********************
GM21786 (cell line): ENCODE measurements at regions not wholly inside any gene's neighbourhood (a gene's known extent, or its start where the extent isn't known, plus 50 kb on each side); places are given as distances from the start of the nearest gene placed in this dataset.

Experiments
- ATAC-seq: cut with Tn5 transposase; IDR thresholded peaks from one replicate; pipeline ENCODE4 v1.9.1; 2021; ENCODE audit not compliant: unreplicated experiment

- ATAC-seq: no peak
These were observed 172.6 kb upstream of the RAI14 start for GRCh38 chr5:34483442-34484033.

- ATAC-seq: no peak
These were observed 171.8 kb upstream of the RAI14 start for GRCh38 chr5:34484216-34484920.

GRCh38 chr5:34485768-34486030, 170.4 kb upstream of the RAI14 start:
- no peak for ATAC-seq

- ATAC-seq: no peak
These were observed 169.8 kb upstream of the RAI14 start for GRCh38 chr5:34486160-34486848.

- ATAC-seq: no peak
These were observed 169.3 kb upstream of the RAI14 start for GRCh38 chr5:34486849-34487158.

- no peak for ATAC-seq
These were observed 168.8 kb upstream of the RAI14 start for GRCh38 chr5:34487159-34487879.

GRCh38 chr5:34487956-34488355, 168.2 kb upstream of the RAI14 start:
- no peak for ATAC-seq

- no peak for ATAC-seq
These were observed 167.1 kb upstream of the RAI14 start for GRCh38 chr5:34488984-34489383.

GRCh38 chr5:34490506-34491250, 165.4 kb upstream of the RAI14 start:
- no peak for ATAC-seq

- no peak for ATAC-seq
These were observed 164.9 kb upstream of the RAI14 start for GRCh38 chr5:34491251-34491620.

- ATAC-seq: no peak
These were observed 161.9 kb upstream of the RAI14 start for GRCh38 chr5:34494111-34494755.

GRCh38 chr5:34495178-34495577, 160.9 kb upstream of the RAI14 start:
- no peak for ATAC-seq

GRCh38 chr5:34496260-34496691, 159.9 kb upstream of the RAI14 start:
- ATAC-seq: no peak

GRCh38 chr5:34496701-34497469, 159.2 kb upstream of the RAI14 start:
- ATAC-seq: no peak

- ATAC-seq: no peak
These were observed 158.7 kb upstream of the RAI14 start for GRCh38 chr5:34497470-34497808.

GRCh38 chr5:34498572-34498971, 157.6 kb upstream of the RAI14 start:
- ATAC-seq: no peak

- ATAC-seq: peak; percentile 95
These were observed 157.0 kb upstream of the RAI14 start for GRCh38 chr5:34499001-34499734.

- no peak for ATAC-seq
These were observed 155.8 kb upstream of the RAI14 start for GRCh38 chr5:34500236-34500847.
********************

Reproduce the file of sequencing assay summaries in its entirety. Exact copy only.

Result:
GM21786 (cell line): ENCODE measurements at regions not wholly inside any gene's neighbourhood (a gene's known extent, or its start where the extent isn't known, plus 50 kb on each side); places are given as distances from the start of the nearest gene placed in this dataset.

Experiments
- ATAC-seq: cut with Tn5 transposase; IDR thresholded peaks from one replicate; pipeline ENCODE4 v1.9.1; 2021; ENCODE audit not compliant: unreplicated experiment

- ATAC-seq: no peak
These were observed 172.6 kb upstream of the RAI14 start for GRCh38 chr5:34483442-34484033.

- ATAC-seq: no peak
These were observed 171.8 kb upstream of the RAI14 start for GRCh38 chr5:34484216-34484920.

GRCh38 chr5:34485768-34486030, 170.4 kb upstream of the RAI14 start:
- no peak for ATAC-seq

- ATAC-seq: no peak
These were observed 169.8 kb upstream of the RAI14 start for GRCh38 chr5:34486160-34486848.

- ATAC-seq: no peak
These were observed 169.3 kb upstream of the RAI14 start for GRCh38 chr5:34486849-34487158.

- no peak for ATAC-seq
These were observed 168.8 kb upstream of the RAI14 start for GRCh38 chr5:34487159-34487879.

GRCh38 chr5:34487956-34488355, 168.2 kb upstream of the RAI14 start:
- no peak for ATAC-seq

- no peak for ATAC-seq
These were observed 167.1 kb upstream of the RAI14 start for GRCh38 chr5:34488984-34489383.

GRCh38 chr5:34490506-34491250, 165.4 kb upstream of the RAI14 start:
- no peak for ATAC-seq

- no peak for ATAC-seq
These were observed 164.9 kb upstream of the RAI14 start for GRCh38 chr5:34491251-34491620.

- ATAC-seq: no peak
These were observed 161.9 kb upstream of the RAI14 start for GRCh38 chr5:34494111-34494755.

GRCh38 chr5:34495178-34495577, 160.9 kb upstream of the RAI14 start:
- no peak for ATAC-seq

GRCh38 chr5:34496260-34496691, 159.9 kb upstream of the RAI14 start:
- ATAC-seq: no peak

GRCh38 chr5:34496701-34497469, 159.2 kb upstream of the RAI14 start:
- ATAC-seq: no peak

- ATAC-seq: no peak
These were observed 158.7 kb upstream of the RAI14 start for GRCh38 chr5:34497470-34497808.

GRCh38 chr5:34498572-34498971, 157.6 kb upstream of the RAI14 start:
- ATAC-seq: no peak

- ATAC-seq: peak; percentile 95
These were observed 157.0 kb upstream of the RAI14 start for GRCh38 chr5:34499001-34499734.

- no peak for ATAC-seq
These were observed 155.8 kb upstream of the RAI14 start for GRCh38 chr5:34500236-34500847.